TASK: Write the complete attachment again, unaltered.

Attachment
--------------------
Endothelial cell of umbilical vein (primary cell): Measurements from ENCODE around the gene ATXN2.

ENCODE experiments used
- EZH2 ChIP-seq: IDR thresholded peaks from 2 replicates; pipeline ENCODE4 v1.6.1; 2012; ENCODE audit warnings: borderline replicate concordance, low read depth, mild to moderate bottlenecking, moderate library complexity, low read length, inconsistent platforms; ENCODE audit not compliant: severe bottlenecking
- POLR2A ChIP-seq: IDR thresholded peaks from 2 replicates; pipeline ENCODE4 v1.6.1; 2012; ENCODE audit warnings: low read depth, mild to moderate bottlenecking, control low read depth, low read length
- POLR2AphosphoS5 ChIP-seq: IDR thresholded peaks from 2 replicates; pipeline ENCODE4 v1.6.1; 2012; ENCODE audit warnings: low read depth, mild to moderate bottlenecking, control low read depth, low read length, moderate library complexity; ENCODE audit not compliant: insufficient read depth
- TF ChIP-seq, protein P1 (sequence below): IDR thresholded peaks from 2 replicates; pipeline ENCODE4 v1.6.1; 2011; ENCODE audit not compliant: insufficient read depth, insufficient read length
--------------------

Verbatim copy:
Endothelial cell of umbilical vein (primary cell): Measurements from ENCODE around the gene ATXN2.

ENCODE experiments used
- EZH2 ChIP-seq: IDR thresholded peaks from 2 replicates; pipeline ENCODE4 v1.6.1; 2012; ENCODE audit warnings: borderline replicate concordance, low read depth, mild to moderate bottlenecking, moderate library complexity, low read length, inconsistent platforms; ENCODE audit not compliant: severe bottlenecking
- POLR2A ChIP-seq: IDR thresholded peaks from 2 replicates; pipeline ENCODE4 v1.6.1; 2012; ENCODE audit warnings: low read depth, mild to moderate bottlenecking, control low read depth, low read length
- POLR2AphosphoS5 ChIP-seq: IDR thresholded peaks from 2 replicates; pipeline ENCODE4 v1.6.1; 2012; ENCODE audit warnings: low read depth, mild to moderate bottlenecking, control low read depth, low read length, moderate library complexity; ENCODE audit not compliant: insufficient read depth
- TF ChIP-seq, protein P1 (sequence below): IDR thresholded peaks from 2 replicates; pipeline ENCODE4 v1.6.1; 2011; ENCODE audit not compliant: insufficient read depth, insufficient read length